NSW Firearms Registry to review police classification of firearms 

The NSW Firearms Registry has announced it is forming a working party to overhaul the way the state categorises firearms, a move welcomed by the gun industry after long complaining about inconsistencies and the fact that many firearms legal elsewhere in Australia are banned in NSW.

The new Firearms Classification Working Party (FCWP) will oversee a comprehensive review of NSW Police firearms classification practices, and will development a firearms classification framework.

Critically, NSW Police have actively sought involvement by firearms industry representatives for the initiative.

Shooting Industry Foundation of Australia (SIFA) CEO James Walsh has been appointed as one of the FCWP’s members.

The group will have its first meeting at the end of May and Mr Walsh said SIFA’s main goal was using the forum to work with NSW Police to “highlight inconsistencies and demonstrate the negative impacts of those inconsistencies”.

“The top of our list will be trying to get consistency on appearance-based controls,” he said.

NSW’s appearance laws, which ban firearms purely because they resemble police or military-issue semi-automatic or full-automatic longarms, have long been an issue, with numerous firearms arbitrarily banned in NSW under the laws.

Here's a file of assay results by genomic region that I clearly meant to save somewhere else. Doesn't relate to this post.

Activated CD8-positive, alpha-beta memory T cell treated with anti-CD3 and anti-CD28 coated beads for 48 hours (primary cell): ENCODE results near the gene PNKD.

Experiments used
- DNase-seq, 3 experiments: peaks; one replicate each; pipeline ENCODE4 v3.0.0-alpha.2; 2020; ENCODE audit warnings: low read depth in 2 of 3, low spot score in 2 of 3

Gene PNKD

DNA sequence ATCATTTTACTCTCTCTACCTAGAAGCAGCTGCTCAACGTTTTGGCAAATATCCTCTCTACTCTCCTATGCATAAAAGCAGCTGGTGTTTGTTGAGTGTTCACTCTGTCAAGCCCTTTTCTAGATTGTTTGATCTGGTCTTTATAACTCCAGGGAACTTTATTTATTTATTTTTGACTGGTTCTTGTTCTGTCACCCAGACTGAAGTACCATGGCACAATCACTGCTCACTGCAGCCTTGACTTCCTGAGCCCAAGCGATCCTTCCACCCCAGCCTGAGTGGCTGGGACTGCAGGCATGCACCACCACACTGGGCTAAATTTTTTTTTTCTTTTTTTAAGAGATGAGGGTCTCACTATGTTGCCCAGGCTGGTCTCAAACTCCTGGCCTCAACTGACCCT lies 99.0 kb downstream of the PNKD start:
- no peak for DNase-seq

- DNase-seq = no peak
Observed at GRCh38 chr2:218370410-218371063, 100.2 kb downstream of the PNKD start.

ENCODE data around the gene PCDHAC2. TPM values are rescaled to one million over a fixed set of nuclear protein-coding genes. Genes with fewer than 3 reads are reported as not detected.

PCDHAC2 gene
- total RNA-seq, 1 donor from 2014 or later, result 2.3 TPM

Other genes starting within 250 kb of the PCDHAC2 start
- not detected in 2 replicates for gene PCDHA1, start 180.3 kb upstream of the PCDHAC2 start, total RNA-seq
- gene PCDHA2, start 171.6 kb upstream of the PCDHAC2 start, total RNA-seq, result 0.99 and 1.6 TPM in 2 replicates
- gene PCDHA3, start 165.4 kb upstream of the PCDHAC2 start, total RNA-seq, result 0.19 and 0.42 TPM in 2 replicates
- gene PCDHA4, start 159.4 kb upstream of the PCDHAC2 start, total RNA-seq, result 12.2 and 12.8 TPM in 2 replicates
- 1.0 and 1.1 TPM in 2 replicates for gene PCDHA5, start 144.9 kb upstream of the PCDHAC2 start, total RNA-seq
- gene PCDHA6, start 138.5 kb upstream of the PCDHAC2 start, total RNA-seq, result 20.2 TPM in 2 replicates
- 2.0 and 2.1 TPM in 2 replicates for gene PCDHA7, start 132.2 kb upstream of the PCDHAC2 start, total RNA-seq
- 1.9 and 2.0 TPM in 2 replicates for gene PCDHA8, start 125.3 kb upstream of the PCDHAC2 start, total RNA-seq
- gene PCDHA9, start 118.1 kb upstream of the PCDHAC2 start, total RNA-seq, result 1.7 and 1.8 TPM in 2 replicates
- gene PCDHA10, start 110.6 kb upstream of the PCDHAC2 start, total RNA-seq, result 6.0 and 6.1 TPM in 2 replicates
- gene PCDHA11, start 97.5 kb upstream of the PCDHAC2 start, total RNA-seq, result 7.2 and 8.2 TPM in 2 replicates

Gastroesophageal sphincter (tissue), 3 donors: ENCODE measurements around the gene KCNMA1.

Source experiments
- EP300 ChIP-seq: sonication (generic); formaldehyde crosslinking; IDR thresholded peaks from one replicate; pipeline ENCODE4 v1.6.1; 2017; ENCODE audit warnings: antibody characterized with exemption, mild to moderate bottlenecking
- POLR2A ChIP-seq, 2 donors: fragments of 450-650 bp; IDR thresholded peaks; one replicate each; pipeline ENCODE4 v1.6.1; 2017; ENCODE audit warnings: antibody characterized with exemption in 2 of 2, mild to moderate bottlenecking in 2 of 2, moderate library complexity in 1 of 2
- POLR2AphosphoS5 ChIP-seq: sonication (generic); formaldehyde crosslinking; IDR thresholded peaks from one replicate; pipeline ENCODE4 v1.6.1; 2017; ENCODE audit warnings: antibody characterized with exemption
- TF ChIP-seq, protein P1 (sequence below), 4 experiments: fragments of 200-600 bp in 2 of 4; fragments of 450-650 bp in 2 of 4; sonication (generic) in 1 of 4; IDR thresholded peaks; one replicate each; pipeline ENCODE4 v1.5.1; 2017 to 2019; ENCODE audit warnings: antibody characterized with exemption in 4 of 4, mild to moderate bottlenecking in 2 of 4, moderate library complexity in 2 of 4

“Time and time again, these inconsistencies have led to certain firearms being prohibited in NSW when they are available to be owned and used by appropriately licensed shooters in all other states and territories in Australia,” Mr Walsh said.

The Australian-designed and made Genesis One straight-pull rifle, for example, is banned in NSW both on appearance grounds and because it has an adjustable stock – despite the rifle looking absolutely nothing like any real-world military or police issue firearm – while the Sulun Tacsoras lever-release shotgun is banned because of its similarities to the Benelli M4 semi-automatic shotgun.

Mr Walsh said NSW was leading the way with its firearms industry engagement and listening to industry concerns, and was optimistic about the working party contributing to positive change for the state’s firearms industry and shooters alike.

“We look forward to working with them [NSW Police] and other industry representatives over the coming months on this incredibly important project,” he said. 




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Royce Wilson

Royce is something rare in Australia: A journalist who really likes guns. He has been interested in firearms as long as he can remember, and is particularly interested in military and police firearms from the 19th Century to the present. In addition to historical and collectible firearms, he is also a keen video gamer and has written for several major newspapers and websites on that subject.